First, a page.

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Definition of Physics

Physics is the science of matter, energy, and related interactions

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Definition of Physics

 An antenna depends on the interaction of matter and energy to function, making it a perfect example of physics in action

Credit: NASA
Source: http://www.jpl.nasa.gov/news/news.php?feature=560
License: CC BY-NC 3.0

Physics is more than calculating the momentum of billiard balls hitting each other or the friction acting on a speeding car’s tires. Physics includes the study of practically every form of matter and how it interacts with other matter and with energy in various forms. The image shows one of several large parabolic antennas that NASA physicists used for years to communicate with ships and devices completing solar system exploration missions.

Definition of Physics

What is physics? Physics is the branch of science that studies the physical world, including objects as small as subatomic particles and as large as galaxies. It studies the nature of matter and energy and how they interact. Physicists are inquisitive people who want to know the causes of what they see. How does the moon move? Why does the moon move? Why do the stars shine? Why do your hands get warm when you rub them together? Physicists, like all scientists, hope to find explanations that describe more than one phenomenon and offer a better understanding of how the universe works.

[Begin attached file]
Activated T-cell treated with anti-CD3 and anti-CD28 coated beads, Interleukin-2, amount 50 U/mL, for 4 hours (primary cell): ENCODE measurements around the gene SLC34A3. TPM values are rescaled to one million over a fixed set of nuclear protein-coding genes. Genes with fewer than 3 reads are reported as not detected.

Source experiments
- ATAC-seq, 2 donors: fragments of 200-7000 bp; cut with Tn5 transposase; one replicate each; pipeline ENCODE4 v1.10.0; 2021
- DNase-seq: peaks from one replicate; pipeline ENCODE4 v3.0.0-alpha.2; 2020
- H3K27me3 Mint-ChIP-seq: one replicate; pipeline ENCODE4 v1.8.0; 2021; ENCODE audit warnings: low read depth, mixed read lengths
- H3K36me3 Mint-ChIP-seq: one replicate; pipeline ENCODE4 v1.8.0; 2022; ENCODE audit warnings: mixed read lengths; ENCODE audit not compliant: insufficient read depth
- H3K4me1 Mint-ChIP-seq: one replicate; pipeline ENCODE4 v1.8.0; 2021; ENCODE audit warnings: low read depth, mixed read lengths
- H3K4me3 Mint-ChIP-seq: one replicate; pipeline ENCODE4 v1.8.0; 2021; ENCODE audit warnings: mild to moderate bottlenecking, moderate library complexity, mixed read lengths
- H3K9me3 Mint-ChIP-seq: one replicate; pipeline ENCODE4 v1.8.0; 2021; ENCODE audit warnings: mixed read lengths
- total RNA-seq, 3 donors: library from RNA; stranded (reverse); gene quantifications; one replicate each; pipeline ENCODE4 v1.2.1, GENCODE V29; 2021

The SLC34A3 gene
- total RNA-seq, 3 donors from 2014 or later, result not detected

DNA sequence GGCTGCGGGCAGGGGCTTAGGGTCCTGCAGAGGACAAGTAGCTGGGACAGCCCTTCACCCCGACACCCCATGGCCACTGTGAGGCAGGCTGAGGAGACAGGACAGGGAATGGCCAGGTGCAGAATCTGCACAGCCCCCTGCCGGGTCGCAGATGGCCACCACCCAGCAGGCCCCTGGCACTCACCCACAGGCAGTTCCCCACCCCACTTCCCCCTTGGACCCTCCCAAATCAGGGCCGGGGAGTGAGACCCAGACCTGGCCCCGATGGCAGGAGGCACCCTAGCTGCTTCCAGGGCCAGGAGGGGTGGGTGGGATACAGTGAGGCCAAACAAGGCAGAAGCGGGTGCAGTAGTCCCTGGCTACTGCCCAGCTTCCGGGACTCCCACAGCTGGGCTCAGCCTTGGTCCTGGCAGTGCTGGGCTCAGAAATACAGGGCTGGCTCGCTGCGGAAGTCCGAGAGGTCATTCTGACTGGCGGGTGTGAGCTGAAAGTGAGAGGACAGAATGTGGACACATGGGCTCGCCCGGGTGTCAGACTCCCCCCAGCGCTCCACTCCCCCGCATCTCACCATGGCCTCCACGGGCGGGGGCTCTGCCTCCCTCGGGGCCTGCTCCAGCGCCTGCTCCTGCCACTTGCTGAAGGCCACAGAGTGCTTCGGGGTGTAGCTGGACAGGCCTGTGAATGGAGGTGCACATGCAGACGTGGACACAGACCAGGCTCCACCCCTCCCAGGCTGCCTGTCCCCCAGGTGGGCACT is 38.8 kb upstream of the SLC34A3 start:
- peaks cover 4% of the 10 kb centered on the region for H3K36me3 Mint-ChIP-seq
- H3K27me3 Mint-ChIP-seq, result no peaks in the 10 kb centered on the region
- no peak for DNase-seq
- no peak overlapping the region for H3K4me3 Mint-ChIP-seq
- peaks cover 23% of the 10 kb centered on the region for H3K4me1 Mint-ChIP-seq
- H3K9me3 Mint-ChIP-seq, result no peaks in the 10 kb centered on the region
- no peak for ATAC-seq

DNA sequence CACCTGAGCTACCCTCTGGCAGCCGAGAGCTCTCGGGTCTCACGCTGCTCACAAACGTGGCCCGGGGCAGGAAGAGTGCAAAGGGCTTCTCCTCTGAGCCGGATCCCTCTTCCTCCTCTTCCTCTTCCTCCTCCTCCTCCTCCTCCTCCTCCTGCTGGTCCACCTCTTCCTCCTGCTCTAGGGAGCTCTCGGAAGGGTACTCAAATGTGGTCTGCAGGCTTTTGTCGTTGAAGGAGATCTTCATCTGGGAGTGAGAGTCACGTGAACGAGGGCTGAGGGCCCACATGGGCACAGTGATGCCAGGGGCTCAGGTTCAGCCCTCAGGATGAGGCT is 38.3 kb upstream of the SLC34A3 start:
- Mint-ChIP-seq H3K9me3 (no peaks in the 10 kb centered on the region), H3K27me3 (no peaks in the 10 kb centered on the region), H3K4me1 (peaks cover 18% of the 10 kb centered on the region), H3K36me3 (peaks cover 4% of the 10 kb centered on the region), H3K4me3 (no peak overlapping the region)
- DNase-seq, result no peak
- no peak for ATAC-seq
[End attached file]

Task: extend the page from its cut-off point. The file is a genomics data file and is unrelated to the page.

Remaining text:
Common Misconceptions

People commonly believe that physics is all about solving word problems and memorizing equations. While it is true that many physics classes focus on the equations, it is important to remember that the purpose of physics is less about the problems and more about using equations, laws, and theories to understand the world we live in.


  • Physics is the branch of science that studies matter and energy and how they interact.


  1. Give your own definition of physics.
  2. What do you already know about physics? What do you think you know?
  3. Physics is all around us, all the time. Give a few examples of physics you have experienced.

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Use the resource below to answer the questions that follow.

  1. Why can’t Hadfield dip the washcloth in a bag full of water?
  2. Pause the video at 1:55. What do you expect will happen as he wrings out the washcloth?
  3. What does the water do? Why?

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Image Attributions

  1. [1]^ Credit: NASA; Source: http://www.jpl.nasa.gov/news/news.php?feature=560; License: CC BY-NC 3.0

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